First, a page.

Newcastle scientists discover new rare brain disorder Poretti-Boltshauser syndrome leading to life-changing diagnoses for UK families

A rare brain disorder has been identified by scientists at Newcastle University and has led to a change of diagnosis for a handful of young people.

<p>A discovery by scientists at Newcastle University has led to life-changing new diagnoses for four British families</p>

A discovery by scientists at Newcastle University has led to life-changing new diagnoses for four British families

New research published by Newcastle University has found a new rare brain disease named Poretti-Boltshauser syndrome.

What is Poretti-Boltshauser syndrome?

Poretti-Boltshauser syndrome is an illness that causes delayed brain function and speech problems.

Its discovery provided a change to five-year-old Addison Black’s diagnosis. Addison was initially diagnosed with Joubert syndrome before a review of symptoms discovered a new type of disease.

Carli, Addison’s mother, said; “When we were given the initial diagnosis of Joubert syndrome it was heartbreaking as it’s a life-limiting illness and that was always in the back of our minds.”

“But to then be told after genetic screening that Addison had a different condition it came as a bolt out of the blue as we didn’t expect it and we had never heard of Poretti-Boltshauser syndrome.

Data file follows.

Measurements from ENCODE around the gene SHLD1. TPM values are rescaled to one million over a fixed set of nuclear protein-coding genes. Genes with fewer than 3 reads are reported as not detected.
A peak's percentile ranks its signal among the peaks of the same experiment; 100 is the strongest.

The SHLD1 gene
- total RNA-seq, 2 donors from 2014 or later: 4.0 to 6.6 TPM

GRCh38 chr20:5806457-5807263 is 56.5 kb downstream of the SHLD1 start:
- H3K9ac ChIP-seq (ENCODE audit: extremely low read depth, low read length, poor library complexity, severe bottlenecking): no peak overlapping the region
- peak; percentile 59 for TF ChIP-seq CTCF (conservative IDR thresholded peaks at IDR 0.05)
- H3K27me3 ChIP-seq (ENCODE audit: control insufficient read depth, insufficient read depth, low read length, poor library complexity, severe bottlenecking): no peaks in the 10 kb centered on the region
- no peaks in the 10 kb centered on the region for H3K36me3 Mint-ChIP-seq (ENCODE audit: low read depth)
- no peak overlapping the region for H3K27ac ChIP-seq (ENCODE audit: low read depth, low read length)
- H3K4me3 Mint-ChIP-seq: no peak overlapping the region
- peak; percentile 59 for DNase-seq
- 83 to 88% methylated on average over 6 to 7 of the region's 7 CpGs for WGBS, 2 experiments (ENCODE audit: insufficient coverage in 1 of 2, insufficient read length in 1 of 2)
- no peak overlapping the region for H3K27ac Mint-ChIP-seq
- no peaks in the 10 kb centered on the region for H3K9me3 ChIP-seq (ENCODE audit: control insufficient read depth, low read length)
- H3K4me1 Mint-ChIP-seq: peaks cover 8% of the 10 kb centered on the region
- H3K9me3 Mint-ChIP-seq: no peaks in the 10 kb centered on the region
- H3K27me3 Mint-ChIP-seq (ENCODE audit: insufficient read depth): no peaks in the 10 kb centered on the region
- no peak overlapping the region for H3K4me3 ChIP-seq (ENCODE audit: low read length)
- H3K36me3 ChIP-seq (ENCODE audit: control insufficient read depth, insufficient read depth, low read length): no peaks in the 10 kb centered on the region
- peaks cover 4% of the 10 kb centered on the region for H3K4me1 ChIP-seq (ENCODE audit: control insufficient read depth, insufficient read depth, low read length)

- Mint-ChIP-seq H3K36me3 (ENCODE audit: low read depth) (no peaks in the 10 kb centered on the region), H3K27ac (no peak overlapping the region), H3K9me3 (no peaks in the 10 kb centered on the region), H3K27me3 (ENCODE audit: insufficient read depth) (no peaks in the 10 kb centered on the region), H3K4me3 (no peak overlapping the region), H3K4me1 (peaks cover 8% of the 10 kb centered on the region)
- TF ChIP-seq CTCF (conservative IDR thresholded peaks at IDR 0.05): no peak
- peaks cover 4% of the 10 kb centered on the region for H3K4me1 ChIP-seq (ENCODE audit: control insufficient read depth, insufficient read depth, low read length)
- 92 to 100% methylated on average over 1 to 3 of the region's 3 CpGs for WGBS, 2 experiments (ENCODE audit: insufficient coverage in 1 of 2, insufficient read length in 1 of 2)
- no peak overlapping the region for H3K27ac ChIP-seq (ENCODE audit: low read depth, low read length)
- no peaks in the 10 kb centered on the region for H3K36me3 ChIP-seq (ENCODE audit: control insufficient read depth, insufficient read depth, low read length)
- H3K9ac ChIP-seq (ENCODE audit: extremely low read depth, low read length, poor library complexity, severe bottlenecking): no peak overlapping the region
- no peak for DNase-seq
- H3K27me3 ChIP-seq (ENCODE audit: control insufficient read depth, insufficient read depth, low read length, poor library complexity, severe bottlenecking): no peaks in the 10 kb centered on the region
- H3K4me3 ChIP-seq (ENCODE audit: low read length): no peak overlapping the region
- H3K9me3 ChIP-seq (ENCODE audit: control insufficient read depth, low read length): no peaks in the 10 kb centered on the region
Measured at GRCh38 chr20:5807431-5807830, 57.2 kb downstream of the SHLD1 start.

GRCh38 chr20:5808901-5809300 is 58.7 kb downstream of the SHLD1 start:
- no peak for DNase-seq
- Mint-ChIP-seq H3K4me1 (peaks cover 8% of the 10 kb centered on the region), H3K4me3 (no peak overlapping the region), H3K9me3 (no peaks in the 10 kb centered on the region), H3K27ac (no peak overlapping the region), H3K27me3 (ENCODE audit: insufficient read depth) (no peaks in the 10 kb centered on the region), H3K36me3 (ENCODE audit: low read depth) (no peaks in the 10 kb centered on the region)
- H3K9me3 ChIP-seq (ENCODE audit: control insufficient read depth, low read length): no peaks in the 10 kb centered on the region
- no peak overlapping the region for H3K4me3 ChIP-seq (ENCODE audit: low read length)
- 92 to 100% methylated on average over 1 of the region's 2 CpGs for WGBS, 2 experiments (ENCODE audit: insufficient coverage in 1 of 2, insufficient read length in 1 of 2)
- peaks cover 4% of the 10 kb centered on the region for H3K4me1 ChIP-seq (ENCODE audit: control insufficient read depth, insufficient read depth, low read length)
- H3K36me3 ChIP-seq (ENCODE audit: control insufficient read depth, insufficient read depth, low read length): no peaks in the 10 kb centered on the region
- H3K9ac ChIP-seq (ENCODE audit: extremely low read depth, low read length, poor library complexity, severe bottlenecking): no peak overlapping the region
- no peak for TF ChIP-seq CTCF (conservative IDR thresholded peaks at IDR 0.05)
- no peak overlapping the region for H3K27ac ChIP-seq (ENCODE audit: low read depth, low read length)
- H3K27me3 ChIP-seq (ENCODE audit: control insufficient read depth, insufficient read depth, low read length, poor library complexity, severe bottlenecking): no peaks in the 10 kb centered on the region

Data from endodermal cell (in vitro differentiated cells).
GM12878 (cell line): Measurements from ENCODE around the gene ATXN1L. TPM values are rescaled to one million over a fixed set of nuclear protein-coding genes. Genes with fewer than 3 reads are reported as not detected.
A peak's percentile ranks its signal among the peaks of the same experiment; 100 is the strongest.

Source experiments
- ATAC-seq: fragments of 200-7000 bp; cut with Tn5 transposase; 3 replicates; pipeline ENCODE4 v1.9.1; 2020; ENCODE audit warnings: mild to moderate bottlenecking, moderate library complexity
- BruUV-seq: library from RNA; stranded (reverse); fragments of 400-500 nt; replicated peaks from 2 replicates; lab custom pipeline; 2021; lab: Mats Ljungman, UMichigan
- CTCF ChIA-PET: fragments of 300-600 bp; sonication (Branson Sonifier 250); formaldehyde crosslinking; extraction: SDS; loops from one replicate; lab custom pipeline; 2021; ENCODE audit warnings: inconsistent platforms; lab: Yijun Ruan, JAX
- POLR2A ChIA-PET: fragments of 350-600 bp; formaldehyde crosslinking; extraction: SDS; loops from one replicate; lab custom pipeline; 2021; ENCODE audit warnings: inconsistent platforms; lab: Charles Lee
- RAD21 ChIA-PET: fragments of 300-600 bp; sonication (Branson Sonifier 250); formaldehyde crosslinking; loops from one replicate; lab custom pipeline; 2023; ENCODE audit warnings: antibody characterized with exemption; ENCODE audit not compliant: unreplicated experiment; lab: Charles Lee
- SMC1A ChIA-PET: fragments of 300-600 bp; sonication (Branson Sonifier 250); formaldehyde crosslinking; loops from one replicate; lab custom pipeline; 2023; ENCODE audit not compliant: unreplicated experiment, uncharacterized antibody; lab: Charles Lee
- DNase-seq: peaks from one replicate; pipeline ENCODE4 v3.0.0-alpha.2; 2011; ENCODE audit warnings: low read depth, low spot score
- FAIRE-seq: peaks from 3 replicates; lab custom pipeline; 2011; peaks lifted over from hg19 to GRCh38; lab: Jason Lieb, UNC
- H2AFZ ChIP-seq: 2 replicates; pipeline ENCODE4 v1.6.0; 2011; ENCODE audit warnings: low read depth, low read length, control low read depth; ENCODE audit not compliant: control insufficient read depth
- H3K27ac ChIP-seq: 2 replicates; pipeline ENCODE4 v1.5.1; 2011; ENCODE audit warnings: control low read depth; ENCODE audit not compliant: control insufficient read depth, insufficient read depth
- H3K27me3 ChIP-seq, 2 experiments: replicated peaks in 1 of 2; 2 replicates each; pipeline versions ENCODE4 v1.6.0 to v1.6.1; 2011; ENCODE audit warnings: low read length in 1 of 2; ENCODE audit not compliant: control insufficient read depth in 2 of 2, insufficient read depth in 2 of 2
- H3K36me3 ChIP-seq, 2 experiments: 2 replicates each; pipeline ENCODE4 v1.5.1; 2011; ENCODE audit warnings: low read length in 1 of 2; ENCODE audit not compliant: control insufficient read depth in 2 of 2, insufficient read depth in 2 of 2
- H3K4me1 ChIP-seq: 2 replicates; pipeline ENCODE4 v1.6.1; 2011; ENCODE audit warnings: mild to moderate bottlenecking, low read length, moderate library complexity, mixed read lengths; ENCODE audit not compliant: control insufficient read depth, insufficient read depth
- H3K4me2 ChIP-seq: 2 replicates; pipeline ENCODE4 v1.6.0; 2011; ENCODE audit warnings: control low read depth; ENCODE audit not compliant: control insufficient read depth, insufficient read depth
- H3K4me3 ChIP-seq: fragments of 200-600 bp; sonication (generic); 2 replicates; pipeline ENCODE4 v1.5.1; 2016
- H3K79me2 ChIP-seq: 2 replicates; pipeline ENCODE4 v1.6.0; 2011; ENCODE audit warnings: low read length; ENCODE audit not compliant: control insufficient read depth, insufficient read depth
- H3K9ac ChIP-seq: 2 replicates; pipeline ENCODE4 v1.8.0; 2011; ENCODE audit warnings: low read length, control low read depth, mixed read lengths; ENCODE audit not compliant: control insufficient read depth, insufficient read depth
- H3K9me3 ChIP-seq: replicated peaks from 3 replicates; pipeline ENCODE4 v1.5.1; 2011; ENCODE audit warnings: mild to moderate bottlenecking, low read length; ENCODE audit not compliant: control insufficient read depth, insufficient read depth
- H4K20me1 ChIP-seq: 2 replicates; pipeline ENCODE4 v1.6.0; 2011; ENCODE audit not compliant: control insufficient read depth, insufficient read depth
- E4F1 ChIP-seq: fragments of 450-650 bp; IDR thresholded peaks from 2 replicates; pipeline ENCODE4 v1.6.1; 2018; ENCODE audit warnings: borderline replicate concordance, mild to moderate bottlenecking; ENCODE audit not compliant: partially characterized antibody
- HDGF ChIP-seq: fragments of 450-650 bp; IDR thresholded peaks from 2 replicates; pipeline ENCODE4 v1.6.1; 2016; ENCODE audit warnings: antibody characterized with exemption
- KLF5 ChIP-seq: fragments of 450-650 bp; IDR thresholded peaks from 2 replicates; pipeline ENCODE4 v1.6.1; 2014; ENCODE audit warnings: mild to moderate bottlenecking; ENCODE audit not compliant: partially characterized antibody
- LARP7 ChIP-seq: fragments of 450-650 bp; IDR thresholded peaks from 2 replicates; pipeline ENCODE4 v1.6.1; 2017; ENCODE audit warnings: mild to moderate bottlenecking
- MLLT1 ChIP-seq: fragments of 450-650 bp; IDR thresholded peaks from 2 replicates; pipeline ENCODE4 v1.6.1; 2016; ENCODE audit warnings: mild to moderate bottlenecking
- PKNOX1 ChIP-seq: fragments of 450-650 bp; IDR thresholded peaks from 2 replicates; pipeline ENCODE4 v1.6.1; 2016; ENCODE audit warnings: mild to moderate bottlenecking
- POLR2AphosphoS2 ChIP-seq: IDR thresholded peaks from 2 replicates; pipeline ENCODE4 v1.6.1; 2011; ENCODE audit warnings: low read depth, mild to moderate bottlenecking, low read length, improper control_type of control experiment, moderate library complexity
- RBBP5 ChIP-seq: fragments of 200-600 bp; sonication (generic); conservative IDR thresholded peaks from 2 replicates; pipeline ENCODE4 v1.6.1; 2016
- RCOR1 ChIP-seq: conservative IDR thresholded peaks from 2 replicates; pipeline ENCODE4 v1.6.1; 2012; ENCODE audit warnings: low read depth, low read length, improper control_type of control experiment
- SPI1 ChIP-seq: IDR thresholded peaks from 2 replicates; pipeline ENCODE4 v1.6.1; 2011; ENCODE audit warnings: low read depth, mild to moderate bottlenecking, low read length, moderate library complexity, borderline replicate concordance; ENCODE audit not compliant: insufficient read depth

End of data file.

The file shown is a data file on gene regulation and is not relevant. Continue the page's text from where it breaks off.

Symptom Study and Expert Review

According to the Deciphering Developmental Disorders study, the symptoms shown in Poretti-Boltshauser syndrome are milder but rarer than that of Joubert syndrome.

Professor John Sayer, Deputy Dean of Clinical Medicine at Newcastle University, said; “Out study shows that by carefully re-evaluating children with a clinical label of Joubert syndrome, we were able to make both a clinical and genetic diagnosis of a much rarer, but milder, syndrome.”

“Our study revealed that children with congenital brain disorders may have a delayed or incorrect diagnosis due to poor recognition of key features on brain imaging and incomplete genetic testing.”

Four families in the UK had their child’s diagnosis changed to the new syndrome.

Addison’s mother, Carli, added; “To be given this diagnosis means that we can speak to the few other families in a similar situation and learn from one another’s experiences, which is so important in our understanding of Addison’s complex needs.”

What next for Newcastle University research?

Further research from Newcastle University will focus on contacting families with possible Poretti-Boltshauser syndrome and offering a better prognosis.

A key distinction discovered by this research is that Poretti-Boltshauser is non-progressive, and does not lead to life-threatening complications like kidney failure, where Joubert syndrome does.

Research will also be carried out with Professor Boltshauser to better understand how this condition will affect adult life.